Molecular switches provide a route around existing gene patents

By: Gary Stix

SINCE 1980, the U.S. Patent and Trademark Office has granted patents on more than 20,000 genes or gene-related molecules. This thicket of intellectual property can make it difficult to develop biotechnologies without bumping up against patents held by others. In response, a number of companies have devised numerous ingenious technological means of successfully getting around such IP hurdles.

To obtain a patent, one of the things an inventor must prove is that a creation is truly novel. Genes, proteins, kidneys and all endogenous living tissue in its natural form do not meet that criterion. “A basic tenet of patent law is that you can’t patent something as it is found in nature,” says Kathleen Madden Williams, an attorney with the Boston law firm of Palmer and Dodge. “It has to encompass something new.” The genomics gold rush revolves around genes that have been isolated and purified outside an animal, plant or microorganism. But turning on a gene to make a protein while the DNA is still lodged inside the body—or in the nucleus of a cell in a laboratory dish—would allow someone to avoid infringing a patent.

A few biotechnology companies, each using a different method, have helped partners doing research on drug candidates to switch patented genes on while in the body or a cell. Of its 25 deals with pharmaceutical and biotechnology comp-anies, Sangamo BioSciences in Richmond, Calif., has made about a fourth of them to bypass patent restrictions by using its “zinc finger protein” transcription factors, proteins that turn genes on and off. “These collaborations were driven largely by intellectual property,” says Edward 0. Lanphier II, Sangamo’s president and chief executive. Similarly, Athersys in Cleveland has crafted about a third of its 12 collaborations to assist partners in working around existing patents with a technique that inserts pieces of DNA into cells to turn on genes randomly and then screen for the protein of interest.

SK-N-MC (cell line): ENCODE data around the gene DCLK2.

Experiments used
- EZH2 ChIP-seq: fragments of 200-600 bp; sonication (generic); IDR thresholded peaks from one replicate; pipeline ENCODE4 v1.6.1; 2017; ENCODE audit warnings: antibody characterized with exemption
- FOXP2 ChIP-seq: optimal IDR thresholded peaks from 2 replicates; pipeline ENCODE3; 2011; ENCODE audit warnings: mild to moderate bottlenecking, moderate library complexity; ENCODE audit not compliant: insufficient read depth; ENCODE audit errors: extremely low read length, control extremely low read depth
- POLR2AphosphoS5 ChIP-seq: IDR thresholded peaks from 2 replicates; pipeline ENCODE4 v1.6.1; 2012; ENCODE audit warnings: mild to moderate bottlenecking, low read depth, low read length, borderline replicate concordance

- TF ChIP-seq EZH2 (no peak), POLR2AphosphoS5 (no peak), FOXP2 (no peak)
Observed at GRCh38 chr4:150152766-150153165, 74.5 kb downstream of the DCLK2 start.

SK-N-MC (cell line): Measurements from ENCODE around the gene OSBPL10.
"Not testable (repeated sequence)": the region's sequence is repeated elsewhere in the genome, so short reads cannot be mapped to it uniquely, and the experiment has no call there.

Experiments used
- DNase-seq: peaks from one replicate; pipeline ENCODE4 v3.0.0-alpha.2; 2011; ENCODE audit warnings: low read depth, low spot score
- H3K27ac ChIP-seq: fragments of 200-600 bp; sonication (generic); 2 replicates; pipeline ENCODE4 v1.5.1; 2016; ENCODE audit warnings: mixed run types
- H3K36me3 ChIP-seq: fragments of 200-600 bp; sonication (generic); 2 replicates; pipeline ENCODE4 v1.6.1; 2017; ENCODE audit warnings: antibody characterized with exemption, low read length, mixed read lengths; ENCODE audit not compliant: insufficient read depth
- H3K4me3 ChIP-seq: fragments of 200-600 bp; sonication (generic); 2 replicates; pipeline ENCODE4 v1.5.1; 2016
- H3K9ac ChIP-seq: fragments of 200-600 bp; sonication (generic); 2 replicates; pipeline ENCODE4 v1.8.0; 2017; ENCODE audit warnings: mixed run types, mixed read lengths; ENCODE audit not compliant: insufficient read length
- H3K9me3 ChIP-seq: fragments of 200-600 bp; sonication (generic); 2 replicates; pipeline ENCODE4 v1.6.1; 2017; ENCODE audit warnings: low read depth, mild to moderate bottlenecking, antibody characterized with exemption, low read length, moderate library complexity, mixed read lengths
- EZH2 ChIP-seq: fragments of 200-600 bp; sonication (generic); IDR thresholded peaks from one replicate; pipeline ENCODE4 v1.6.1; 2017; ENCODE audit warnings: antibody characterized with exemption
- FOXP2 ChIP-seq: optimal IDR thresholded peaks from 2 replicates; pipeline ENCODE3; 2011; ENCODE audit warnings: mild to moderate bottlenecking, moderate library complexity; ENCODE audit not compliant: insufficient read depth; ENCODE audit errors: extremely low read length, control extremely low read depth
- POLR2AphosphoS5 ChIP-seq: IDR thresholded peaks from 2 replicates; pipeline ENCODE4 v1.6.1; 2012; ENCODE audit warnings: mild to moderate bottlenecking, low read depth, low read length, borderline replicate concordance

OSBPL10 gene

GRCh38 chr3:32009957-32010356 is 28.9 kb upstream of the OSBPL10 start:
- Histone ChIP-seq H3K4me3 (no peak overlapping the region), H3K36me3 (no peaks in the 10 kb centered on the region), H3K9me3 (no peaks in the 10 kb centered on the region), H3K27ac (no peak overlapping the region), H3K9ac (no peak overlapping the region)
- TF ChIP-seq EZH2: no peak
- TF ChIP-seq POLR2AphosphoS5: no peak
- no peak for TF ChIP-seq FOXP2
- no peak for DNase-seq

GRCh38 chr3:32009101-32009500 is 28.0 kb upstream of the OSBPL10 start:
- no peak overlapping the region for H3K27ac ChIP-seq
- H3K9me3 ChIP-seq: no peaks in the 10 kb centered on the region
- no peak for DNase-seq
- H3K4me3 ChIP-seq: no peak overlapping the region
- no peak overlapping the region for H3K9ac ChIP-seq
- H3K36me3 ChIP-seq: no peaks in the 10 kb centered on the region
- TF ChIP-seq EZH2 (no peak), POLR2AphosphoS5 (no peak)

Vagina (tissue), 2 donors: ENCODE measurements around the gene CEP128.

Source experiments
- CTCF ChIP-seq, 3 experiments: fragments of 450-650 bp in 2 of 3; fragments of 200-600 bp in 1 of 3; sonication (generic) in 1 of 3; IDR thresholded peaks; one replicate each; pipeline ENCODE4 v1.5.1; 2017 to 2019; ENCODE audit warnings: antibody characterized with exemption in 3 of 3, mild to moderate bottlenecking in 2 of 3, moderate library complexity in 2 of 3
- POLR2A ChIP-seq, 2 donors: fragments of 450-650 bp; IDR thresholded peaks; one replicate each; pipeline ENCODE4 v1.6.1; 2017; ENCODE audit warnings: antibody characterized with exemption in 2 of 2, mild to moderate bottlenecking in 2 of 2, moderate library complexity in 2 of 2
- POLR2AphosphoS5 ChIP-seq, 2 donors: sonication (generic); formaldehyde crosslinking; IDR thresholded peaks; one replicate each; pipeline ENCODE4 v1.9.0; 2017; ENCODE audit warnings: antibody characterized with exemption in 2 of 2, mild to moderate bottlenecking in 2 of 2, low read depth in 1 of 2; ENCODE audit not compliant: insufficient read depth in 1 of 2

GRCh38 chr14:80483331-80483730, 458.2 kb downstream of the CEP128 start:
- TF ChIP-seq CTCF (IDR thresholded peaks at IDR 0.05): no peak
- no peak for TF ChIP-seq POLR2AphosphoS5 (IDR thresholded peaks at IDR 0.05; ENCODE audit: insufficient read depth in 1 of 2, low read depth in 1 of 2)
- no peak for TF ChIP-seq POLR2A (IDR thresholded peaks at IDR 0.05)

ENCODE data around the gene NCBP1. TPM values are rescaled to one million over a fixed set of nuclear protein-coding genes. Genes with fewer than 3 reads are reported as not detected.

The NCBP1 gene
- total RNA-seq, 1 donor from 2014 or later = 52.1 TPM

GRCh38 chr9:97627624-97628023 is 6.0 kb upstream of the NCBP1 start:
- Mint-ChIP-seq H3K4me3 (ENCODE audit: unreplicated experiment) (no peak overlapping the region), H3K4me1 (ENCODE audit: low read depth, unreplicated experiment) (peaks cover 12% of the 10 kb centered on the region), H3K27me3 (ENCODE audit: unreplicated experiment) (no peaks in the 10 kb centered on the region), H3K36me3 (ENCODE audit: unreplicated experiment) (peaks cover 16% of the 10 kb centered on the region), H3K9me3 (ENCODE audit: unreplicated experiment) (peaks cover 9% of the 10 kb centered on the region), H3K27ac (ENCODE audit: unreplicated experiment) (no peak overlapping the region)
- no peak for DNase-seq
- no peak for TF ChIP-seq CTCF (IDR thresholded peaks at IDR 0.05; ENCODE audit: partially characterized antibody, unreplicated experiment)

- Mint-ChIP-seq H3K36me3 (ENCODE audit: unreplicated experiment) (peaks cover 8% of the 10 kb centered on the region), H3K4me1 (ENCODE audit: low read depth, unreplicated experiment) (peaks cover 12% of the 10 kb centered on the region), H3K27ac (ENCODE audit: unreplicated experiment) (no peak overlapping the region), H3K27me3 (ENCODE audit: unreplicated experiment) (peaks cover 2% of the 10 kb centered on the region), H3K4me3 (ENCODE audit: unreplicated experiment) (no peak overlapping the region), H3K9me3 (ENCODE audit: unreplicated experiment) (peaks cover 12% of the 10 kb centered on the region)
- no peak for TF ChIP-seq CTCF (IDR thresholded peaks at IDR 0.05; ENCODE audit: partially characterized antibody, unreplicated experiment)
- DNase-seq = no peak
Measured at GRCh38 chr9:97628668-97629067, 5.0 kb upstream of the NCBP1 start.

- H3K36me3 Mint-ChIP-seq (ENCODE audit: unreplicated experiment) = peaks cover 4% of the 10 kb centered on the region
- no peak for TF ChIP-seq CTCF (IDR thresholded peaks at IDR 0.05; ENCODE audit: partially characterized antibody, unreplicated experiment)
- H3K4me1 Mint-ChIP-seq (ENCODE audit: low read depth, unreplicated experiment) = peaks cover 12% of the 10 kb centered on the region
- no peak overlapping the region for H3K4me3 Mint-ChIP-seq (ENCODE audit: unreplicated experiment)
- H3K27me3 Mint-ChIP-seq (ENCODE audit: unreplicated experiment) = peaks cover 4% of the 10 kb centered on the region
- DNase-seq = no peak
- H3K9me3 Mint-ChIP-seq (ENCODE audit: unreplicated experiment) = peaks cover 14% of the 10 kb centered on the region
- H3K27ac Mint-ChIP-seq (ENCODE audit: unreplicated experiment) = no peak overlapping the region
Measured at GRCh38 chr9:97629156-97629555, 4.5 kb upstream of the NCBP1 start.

Endogenous gene activation is most lucrative if it does more than just let companies do research on drug candidates and actually serves to create close knock-offs of protein-based drugs without violating a competitor’s patent. The pitfalls of this approach were highlighted in January of last year, (2001) when a federal district court in Boston ruled that Transkaryotic Therapies (TKT) in neighboring Cambridge had infringed patents of Amgen in Thousand Oaks, California, on an anti-anemia drug based on the protein etythropoietin (EPO). TKT had used a type of DNA gene switch to make EPO. But to administer the protein therapeutically, TKT would have had to purify the protein from the cell line in which it was produced, one of the actions that were judged to infringe Amgen patents.

Increasingly, as with Amgen’s intellectual property, companies patent not only a gene but the protein made by the gene. Again, technological fixes may help. Sangamo’s zinc finger protein switches, for instance, can be given directly to a patient: the zinc finger can turn on a gene that expresses a protein inside the body to alleviate a disease state—no purification step to remove the protein from a cell is required.

As for the TKT technology, not all patent estates are as extensive as Amgen’s on EPO. Last year TKT defended itself successfully against a lawsuit that charged it with violating a patent licensed exclusively to Genzyme, also in Cambridge, for a method of making a drug to treat Fabry’s disease, a rare fat storage disorder. Both the Amgen and the Genzyme cases have been appealed. But no matter what the outcome, the gene-switch companies are proving that however dense the intellectual-property thicket becomes, someone will find a way to crawl through it if the incentives are sufficient. •


                                                                        SCIENTIFIC AMERICAN

                                                                                            July 2002. (pg. 36)

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